Before one understands the fundamentals of recycling, let’s see why we bother with recycling in the first place! Every day, industrial establishments generate immense amounts of toxic waste that are deadly to the environment. Recycling helps reduce the emission of greenhouse gas and landfill space by a large degree. Energy is also conserved when we use the waste materials to make new stuff. Let’s see some of the methods that can be used to do so:
Breaking the waste down
As an environment-friendly alternate to landfills, industrial composting systems are now being used increasingly. To break down biodegradable organic waste into useful products, microorganisms are used. The resultant produce from this process is also being used as an alternative fuel in some countries. Currently, composting takes place in most Western countries and is mandatory in quite a number of them.
Burn it to make it!
Some materials can be remelted to form new objects. Take plastic bottles; they can be converted into clothing-grade polyester! The problem with this method is that every subsequent time the process takes place, levels of unwanted substances increase. Industrial transformers, oil filters, and large containers are often recycled through this method.
Most waste materials contain energy content to some degree. This energy can be used for cooking, heating and generating steam, by heating the waste at high temperatures with limited oxygen availability. Using this type of thermal treatment, the energy content can be processed into alternative fuels too.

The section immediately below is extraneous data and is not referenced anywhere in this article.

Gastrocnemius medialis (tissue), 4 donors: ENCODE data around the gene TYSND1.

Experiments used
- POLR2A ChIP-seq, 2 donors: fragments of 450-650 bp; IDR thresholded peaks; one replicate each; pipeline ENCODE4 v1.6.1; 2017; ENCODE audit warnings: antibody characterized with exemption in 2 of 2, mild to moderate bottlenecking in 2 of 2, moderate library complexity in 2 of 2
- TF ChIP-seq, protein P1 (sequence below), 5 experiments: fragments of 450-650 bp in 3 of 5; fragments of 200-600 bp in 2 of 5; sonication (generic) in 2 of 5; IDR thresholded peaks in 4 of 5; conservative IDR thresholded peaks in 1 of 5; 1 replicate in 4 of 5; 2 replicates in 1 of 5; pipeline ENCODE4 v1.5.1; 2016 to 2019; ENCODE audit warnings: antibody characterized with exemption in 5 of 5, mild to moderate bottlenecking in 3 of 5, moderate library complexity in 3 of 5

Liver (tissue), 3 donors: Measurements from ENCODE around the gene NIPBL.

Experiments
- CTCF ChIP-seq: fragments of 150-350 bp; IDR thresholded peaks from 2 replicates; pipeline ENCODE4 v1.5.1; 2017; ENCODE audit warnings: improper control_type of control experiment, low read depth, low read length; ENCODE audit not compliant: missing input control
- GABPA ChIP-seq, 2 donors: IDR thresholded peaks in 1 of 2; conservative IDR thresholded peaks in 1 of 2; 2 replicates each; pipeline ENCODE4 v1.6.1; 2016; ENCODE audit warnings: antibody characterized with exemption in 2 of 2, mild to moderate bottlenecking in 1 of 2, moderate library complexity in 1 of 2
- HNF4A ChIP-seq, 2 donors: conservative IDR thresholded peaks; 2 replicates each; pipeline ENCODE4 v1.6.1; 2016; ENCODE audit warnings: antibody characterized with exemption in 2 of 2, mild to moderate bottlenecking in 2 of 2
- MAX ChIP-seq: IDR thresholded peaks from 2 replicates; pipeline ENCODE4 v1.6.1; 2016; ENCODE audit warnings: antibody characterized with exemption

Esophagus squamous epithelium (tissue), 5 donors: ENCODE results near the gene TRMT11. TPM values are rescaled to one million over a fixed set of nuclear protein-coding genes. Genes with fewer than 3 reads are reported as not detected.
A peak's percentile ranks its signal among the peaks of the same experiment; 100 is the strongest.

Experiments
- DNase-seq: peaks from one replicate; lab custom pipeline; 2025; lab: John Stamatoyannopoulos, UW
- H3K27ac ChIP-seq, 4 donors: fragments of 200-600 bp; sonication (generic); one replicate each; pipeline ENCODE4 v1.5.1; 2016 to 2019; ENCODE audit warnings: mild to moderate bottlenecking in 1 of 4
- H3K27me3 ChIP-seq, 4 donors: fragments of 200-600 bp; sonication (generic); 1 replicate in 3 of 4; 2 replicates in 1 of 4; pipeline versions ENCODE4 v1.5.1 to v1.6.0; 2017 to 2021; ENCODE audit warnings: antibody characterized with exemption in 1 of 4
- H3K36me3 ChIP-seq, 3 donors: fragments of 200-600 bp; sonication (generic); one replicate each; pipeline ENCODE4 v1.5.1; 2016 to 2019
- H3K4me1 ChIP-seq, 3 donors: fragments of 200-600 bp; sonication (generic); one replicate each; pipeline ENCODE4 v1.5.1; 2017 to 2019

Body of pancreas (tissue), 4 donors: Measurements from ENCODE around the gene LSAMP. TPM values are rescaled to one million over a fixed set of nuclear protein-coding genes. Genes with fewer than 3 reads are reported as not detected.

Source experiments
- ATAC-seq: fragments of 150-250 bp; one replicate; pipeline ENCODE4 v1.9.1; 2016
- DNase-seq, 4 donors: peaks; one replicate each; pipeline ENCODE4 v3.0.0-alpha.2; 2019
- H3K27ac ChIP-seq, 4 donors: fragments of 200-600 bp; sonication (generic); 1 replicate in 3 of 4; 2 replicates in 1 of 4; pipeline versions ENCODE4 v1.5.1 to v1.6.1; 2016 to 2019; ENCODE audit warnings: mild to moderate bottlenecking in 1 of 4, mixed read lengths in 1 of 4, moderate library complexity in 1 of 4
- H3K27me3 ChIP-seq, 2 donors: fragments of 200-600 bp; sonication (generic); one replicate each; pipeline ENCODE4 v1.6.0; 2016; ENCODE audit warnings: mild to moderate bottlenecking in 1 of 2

Harnessing the Harmful Gas
Recycling promotes the avoidance of landfills altogether, but since dumping waste in an abandoned area is so ridiculously inexpensive, landfills are still quite common. Thus, as part of resource recovery, the harmful landfill gas is captured and harnessed to generate fuel or electricity.
Reclaiming the Waste
In reclamation, waste is processed and useful material is extracted from it. For example, mercury can be recovered from broken thermometers. Lead can be reclaimed from batteries and paint. Many solvents that have been used can also be distilled for reuse, like acetone.
These are only some of the ways that are being used today to recycle industrial waste. Recycling non-industrial waste is a whole other area. The reason that recycling of industrial waste is usually given much more importance is that, the amount of solid and liquid waste being dumped each day by industries is flabbergasting to say the least!
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